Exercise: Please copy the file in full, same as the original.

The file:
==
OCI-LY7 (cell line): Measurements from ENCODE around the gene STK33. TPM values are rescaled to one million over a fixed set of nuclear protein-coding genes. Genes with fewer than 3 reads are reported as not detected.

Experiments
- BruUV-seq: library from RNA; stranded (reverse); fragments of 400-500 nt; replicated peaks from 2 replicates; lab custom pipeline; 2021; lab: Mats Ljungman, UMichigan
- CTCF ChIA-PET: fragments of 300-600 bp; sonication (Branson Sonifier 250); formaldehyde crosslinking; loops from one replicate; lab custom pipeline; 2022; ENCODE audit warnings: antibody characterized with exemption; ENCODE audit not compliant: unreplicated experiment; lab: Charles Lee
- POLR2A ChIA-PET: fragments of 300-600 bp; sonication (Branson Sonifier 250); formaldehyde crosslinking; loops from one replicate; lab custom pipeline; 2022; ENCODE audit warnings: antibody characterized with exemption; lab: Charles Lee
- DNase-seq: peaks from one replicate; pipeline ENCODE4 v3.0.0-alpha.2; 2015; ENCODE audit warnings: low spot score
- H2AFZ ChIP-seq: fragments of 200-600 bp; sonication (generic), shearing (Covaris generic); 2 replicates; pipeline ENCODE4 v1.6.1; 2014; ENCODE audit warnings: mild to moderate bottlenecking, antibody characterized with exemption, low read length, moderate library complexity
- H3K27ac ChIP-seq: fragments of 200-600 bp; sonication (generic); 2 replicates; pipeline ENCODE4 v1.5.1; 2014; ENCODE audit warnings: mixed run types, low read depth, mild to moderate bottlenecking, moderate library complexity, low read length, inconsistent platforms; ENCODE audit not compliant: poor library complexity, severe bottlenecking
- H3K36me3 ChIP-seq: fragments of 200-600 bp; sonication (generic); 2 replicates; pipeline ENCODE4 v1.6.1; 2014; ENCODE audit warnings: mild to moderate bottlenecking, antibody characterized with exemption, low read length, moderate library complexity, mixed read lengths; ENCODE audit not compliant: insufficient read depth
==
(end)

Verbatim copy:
OCI-LY7 (cell line): Measurements from ENCODE around the gene STK33. TPM values are rescaled to one million over a fixed set of nuclear protein-coding genes. Genes with fewer than 3 reads are reported as not detected.

Experiments
- BruUV-seq: library from RNA; stranded (reverse); fragments of 400-500 nt; replicated peaks from 2 replicates; lab custom pipeline; 2021; lab: Mats Ljungman, UMichigan
- CTCF ChIA-PET: fragments of 300-600 bp; sonication (Branson Sonifier 250); formaldehyde crosslinking; loops from one replicate; lab custom pipeline; 2022; ENCODE audit warnings: antibody characterized with exemption; ENCODE audit not compliant: unreplicated experiment; lab: Charles Lee
- POLR2A ChIA-PET: fragments of 300-600 bp; sonication (Branson Sonifier 250); formaldehyde crosslinking; loops from one replicate; lab custom pipeline; 2022; ENCODE audit warnings: antibody characterized with exemption; lab: Charles Lee
- DNase-seq: peaks from one replicate; pipeline ENCODE4 v3.0.0-alpha.2; 2015; ENCODE audit warnings: low spot score
- H2AFZ ChIP-seq: fragments of 200-600 bp; sonication (generic), shearing (Covaris generic); 2 replicates; pipeline ENCODE4 v1.6.1; 2014; ENCODE audit warnings: mild to moderate bottlenecking, antibody characterized with exemption, low read length, moderate library complexity
- H3K27ac ChIP-seq: fragments of 200-600 bp; sonication (generic); 2 replicates; pipeline ENCODE4 v1.5.1; 2014; ENCODE audit warnings: mixed run types, low read depth, mild to moderate bottlenecking, moderate library complexity, low read length, inconsistent platforms; ENCODE audit not compliant: poor library complexity, severe bottlenecking
- H3K36me3 ChIP-seq: fragments of 200-600 bp; sonication (generic); 2 replicates; pipeline ENCODE4 v1.6.1; 2014; ENCODE audit warnings: mild to moderate bottlenecking, antibody characterized with exemption, low read length, moderate library complexity, mixed read lengths; ENCODE audit not compliant: insufficient read depth